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What Makes for a Successful Startup Founding Team?


Mike Chan

"No business is so good that the wrong people can’t mess it up. And no business is so bad that the right people can’t fix it…so if you don’t get the people part of the equation right, everything else is really immaterial.”
 
-Fred Wilson, Union Square Ventures
 
Ever since the failure of my first startup, Dokkit, due to team issues, I’ve always wondered how founding team composition and dynamics impact startup success. Now I have some hard numbers on this subject.
 
On January 23, Professor Jason Greenberg from my alma mater NYU Stern presented his research on “Co-founders and Startups: What Makes a Successful Team?” at NYU’s Washington DC campus. To accompany Professor Greenberg’s presentation and add some real-world texture to the data, I sat on a panel with Phil Rosenthal, co-founder and president of Fastcase, a legal research website, to talk about our founding team experiences.
 
Founding Team Failures
Did you know that founding team problems were the greatest source of VC-funded startup failure? According to Professor Greenberg’s research, 65 percent of startups fail because of founding team issues, as opposed to 35 percent due to product, marketing or function-based issues.
 
Professor Greenberg’s research focused on why these failures occur, and he broke down team issues into three buckets:
 
1. Relationships

 
The primary question here is: With whom should you start a business? Is it best to launch your startup with family members, friends, co-workers or strangers?
 
According to the data, founding teams of tech startups mostly consist of co-workers (~43 percent), followed by friends (~24 percent), then family (just over 10 percent), with the remainder consisting of strangers and solo founders.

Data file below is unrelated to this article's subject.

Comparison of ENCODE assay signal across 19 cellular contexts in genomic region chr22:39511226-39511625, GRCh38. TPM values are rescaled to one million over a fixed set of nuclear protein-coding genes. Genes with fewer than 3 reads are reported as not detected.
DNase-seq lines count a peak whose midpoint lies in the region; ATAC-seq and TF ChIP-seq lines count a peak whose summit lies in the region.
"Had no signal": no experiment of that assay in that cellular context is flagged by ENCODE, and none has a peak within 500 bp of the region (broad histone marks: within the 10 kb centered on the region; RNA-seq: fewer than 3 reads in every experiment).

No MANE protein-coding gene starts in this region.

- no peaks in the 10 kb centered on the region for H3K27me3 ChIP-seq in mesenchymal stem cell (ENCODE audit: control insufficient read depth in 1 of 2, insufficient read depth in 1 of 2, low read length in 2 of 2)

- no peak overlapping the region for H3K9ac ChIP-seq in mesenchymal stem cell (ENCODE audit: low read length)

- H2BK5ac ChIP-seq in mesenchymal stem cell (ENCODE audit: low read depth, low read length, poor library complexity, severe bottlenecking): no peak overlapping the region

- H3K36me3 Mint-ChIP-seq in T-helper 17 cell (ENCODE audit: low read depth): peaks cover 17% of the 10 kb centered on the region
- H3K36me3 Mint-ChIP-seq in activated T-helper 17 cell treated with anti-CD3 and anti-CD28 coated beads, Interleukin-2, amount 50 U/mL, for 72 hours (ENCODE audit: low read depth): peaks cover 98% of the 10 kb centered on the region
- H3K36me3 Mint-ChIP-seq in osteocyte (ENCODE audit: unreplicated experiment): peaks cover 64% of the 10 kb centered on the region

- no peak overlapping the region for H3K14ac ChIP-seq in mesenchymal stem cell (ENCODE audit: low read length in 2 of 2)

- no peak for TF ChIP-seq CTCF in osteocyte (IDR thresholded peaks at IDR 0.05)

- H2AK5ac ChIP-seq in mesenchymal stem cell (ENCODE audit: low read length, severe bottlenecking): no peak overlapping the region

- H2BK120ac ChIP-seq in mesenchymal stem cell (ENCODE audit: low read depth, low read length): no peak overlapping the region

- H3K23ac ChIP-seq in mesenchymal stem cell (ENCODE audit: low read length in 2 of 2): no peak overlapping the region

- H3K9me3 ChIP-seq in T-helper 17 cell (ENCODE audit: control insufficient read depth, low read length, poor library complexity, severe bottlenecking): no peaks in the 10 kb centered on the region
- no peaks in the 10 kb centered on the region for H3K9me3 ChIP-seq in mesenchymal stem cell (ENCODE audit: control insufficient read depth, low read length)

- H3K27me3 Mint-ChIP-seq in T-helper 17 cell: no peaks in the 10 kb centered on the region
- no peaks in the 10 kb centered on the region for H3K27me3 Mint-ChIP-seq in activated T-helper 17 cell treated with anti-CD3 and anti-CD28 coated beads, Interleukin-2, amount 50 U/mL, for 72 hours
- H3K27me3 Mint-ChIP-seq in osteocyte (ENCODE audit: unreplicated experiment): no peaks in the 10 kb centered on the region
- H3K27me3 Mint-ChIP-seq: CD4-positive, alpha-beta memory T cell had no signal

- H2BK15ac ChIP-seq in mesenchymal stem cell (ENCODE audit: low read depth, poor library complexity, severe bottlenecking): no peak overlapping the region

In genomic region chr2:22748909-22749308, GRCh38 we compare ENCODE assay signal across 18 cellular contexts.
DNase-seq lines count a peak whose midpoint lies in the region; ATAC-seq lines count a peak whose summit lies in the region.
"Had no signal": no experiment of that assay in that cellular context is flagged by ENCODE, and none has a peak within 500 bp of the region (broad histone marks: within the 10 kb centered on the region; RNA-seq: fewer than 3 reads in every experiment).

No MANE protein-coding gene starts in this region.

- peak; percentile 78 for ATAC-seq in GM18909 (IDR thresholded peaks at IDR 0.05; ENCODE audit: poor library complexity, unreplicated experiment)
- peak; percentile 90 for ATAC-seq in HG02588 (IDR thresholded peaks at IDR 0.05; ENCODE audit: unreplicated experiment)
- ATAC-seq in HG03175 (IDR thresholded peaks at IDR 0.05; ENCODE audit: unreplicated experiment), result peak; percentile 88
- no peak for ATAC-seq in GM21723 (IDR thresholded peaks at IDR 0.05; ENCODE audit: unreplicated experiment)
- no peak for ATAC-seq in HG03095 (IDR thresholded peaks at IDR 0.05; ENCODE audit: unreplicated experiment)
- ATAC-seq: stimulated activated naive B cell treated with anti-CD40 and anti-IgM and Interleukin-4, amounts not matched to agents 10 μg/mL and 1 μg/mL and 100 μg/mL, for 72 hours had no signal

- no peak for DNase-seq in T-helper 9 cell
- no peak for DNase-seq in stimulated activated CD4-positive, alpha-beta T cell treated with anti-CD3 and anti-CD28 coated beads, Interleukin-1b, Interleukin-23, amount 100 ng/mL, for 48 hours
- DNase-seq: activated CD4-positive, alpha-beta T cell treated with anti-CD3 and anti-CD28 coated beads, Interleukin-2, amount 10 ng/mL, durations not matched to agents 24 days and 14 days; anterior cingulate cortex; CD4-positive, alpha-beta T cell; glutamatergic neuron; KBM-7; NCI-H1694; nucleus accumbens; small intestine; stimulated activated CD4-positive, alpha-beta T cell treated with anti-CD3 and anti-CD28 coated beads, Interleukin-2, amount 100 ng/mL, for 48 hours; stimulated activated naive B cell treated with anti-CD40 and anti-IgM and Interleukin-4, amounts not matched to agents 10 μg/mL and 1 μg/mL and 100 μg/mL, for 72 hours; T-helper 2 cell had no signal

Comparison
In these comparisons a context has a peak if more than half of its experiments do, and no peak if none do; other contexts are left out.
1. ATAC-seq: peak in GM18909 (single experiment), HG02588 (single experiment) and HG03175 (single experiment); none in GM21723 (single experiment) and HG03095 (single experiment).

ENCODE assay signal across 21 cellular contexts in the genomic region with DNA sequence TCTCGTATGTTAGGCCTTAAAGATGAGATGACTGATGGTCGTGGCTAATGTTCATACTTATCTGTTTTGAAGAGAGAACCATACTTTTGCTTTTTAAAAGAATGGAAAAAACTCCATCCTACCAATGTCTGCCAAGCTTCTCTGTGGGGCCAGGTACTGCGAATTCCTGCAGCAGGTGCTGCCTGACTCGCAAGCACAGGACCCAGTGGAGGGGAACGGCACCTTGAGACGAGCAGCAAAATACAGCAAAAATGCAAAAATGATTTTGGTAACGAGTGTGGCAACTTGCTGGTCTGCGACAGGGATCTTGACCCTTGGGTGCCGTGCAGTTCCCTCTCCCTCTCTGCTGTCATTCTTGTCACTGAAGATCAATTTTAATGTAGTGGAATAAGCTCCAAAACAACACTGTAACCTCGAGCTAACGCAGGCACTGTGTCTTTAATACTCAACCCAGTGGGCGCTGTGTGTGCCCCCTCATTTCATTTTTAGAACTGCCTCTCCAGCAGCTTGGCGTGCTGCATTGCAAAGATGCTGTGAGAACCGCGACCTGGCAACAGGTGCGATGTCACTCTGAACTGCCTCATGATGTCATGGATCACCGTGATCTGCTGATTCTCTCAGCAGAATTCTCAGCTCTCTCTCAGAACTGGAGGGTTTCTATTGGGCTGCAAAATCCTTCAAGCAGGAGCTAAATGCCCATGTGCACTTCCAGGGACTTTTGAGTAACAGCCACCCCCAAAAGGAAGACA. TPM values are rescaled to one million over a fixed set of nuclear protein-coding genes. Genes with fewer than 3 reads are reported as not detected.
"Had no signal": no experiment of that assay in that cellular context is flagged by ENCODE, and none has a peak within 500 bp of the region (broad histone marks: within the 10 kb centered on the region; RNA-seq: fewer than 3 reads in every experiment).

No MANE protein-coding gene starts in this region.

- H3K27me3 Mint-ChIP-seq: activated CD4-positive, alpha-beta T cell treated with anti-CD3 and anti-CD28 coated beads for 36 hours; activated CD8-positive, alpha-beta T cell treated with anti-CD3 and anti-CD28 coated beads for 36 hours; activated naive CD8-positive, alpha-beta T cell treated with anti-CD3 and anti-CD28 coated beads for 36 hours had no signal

Ventures that were started with co-workers had more than a 2x probability of business viability over those started with family, and over 7x probability of viability than those started with strangers or friends who never worked together.  That’s really powerful.
 
Phil’s and my real-world experiences confirmed this data. Phil started Fastcase with a law firm colleague and they’ve been running their company for over 14 years now. On the other hand, I started Dokkit with strangers and that didn’t end up well. But for my new startup Locatize, I’m working with someone who falls into the co-worker bucket (one of my consulting clients with whom I’ve worked with for over a year). Hopefully this is will contribute to a more positive outcome.
 
2. Roles

 
The next predictor of success was the roles that co-founders assumed in the startup.
 
Professor Greenberg found that the person who came up with the idea typically assumes the role of CEO of the company (this happens about 56 percent of the time). While that makes sense to most, it goes against the widely accepted startup mantra that “ideas are worthless.”